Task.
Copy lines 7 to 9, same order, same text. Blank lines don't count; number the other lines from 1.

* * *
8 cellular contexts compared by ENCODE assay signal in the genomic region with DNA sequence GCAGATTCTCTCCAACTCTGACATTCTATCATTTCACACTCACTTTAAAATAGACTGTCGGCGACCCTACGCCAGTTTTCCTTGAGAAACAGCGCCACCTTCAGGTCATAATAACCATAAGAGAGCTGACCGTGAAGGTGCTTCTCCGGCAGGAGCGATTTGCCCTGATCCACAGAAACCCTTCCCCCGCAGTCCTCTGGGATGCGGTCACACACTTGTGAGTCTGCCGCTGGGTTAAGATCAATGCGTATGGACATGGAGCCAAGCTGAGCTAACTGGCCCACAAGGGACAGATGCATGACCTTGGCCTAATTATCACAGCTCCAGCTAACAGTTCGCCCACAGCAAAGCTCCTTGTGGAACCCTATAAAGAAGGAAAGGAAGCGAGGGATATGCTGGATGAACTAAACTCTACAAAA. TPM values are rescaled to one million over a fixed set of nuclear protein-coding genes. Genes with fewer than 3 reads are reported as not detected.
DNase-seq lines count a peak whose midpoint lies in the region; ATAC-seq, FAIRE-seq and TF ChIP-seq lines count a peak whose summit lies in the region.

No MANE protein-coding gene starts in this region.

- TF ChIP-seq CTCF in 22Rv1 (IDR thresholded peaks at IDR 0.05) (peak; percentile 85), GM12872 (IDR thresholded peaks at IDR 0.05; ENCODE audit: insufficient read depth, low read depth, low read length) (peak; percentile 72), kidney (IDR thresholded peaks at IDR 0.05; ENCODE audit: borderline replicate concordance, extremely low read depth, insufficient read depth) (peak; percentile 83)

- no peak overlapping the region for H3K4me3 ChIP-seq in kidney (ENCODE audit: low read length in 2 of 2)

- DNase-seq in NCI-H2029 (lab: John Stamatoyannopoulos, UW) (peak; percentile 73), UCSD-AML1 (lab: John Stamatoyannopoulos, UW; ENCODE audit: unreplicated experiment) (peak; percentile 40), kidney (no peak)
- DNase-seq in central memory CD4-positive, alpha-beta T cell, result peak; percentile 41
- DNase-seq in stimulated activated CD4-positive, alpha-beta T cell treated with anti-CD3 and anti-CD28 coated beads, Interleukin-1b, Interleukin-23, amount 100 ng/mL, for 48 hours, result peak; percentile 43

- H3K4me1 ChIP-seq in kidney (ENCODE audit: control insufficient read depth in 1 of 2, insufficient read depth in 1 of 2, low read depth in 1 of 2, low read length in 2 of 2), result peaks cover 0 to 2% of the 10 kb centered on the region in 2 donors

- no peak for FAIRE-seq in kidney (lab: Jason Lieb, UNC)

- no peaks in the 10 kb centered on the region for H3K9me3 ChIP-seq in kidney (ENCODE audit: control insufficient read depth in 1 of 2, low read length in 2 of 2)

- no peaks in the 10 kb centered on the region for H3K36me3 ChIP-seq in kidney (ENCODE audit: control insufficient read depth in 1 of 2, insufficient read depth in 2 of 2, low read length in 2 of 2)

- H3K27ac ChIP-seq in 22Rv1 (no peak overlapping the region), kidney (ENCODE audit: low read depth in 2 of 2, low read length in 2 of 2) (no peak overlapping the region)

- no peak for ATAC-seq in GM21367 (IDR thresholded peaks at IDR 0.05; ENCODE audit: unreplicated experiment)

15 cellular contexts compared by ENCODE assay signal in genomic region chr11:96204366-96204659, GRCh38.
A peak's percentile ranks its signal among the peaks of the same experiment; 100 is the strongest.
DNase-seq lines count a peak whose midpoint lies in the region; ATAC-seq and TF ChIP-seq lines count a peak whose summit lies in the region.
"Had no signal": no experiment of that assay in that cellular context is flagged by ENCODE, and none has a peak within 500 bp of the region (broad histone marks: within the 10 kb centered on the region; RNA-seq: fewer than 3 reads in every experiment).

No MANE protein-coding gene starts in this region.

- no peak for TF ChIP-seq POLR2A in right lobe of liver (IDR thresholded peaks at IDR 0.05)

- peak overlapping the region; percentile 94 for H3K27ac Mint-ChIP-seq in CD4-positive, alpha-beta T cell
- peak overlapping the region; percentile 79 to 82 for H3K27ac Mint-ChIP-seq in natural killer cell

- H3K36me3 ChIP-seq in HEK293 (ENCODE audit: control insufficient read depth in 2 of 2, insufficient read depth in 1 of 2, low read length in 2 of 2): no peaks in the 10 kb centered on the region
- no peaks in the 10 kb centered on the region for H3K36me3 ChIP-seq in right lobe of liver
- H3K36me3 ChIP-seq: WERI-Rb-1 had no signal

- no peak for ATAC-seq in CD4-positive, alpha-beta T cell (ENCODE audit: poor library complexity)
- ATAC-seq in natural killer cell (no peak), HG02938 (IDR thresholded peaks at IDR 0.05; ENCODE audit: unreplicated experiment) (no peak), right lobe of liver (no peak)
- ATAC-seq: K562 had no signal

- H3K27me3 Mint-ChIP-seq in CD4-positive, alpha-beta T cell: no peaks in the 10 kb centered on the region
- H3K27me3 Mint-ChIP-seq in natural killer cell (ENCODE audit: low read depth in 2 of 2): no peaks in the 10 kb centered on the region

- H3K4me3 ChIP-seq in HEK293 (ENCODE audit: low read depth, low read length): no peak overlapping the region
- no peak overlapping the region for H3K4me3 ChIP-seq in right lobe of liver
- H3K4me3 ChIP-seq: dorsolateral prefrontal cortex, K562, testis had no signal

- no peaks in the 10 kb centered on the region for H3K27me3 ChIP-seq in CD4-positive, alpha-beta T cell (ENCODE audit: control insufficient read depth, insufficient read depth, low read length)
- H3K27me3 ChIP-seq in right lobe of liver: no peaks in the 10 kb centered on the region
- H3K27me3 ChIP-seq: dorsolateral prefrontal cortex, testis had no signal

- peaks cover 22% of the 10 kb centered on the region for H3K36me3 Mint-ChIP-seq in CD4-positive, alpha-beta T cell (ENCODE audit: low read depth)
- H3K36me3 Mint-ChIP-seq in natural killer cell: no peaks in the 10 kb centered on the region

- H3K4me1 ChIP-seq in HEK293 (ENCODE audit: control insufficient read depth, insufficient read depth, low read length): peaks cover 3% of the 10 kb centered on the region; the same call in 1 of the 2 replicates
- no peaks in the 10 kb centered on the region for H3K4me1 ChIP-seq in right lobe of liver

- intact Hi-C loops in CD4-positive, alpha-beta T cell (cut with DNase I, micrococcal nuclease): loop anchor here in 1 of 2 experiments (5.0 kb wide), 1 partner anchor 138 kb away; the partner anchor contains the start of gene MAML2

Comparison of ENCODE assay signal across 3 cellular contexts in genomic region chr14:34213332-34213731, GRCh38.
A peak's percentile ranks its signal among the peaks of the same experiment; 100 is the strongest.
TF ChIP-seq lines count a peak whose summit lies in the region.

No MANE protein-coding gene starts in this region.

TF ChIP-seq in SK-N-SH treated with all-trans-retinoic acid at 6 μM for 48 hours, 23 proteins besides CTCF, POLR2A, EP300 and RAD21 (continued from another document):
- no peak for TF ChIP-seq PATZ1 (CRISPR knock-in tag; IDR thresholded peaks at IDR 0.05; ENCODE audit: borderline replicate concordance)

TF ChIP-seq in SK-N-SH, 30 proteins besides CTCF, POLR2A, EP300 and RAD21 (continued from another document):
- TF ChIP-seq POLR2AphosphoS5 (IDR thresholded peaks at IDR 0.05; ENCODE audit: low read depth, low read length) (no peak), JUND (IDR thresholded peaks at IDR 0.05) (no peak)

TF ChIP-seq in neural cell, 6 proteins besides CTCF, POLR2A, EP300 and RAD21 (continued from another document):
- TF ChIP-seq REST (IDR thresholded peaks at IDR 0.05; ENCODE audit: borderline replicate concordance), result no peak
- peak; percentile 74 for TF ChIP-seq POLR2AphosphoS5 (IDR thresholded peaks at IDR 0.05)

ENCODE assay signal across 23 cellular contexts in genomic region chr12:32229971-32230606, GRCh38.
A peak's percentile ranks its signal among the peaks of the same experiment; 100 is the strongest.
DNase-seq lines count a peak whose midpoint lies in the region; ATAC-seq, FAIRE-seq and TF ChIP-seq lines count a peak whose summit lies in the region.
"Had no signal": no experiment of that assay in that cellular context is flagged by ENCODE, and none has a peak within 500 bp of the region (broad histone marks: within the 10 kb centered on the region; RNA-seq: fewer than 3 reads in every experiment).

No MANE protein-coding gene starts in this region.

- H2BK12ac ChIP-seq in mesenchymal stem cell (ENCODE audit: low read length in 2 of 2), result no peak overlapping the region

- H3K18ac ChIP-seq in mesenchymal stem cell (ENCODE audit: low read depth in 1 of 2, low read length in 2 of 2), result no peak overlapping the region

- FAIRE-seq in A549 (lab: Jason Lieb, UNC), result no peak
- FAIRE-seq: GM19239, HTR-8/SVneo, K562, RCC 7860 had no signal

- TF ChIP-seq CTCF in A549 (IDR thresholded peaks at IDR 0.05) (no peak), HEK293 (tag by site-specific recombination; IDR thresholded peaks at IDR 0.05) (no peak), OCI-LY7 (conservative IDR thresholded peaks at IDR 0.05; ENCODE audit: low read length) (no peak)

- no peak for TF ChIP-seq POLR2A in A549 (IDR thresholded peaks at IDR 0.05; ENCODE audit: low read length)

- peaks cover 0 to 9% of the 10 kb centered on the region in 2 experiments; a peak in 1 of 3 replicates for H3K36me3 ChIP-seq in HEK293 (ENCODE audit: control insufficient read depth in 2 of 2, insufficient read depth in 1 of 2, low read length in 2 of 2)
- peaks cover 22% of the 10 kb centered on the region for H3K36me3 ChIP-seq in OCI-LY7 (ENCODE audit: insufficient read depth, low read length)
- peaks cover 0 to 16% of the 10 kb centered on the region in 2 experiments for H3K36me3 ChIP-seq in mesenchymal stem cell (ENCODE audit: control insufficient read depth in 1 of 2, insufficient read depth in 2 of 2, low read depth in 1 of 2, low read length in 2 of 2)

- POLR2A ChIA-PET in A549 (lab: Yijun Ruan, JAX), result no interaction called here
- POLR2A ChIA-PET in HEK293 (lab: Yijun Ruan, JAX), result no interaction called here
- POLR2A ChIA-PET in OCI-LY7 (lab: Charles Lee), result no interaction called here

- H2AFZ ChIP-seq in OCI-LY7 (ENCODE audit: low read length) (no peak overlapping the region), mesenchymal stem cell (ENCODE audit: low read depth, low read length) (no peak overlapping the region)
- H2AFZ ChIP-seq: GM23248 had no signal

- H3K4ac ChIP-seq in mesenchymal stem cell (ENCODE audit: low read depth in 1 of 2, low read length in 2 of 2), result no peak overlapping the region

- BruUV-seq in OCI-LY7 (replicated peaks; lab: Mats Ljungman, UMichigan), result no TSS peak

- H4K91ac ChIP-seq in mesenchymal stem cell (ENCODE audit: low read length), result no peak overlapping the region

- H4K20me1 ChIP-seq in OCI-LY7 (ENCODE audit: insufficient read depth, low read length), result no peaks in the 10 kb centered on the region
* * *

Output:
- DNase-seq in central memory CD4-positive, alpha-beta T cell, result peak; percentile 41
- DNase-seq in stimulated activated CD4-positive, alpha-beta T cell treated with anti-CD3 and anti-CD28 coated beads, Interleukin-1b, Interleukin-23, amount 100 ng/mL, for 48 hours, result peak; percentile 43

- H3K4me1 ChIP-seq in kidney (ENCODE audit: control insufficient read depth in 1 of 2, insufficient read depth in 1 of 2, low read depth in 1 of 2, low read length in 2 of 2), result peaks cover 0 to 2% of the 10 kb centered on the region in 2 donors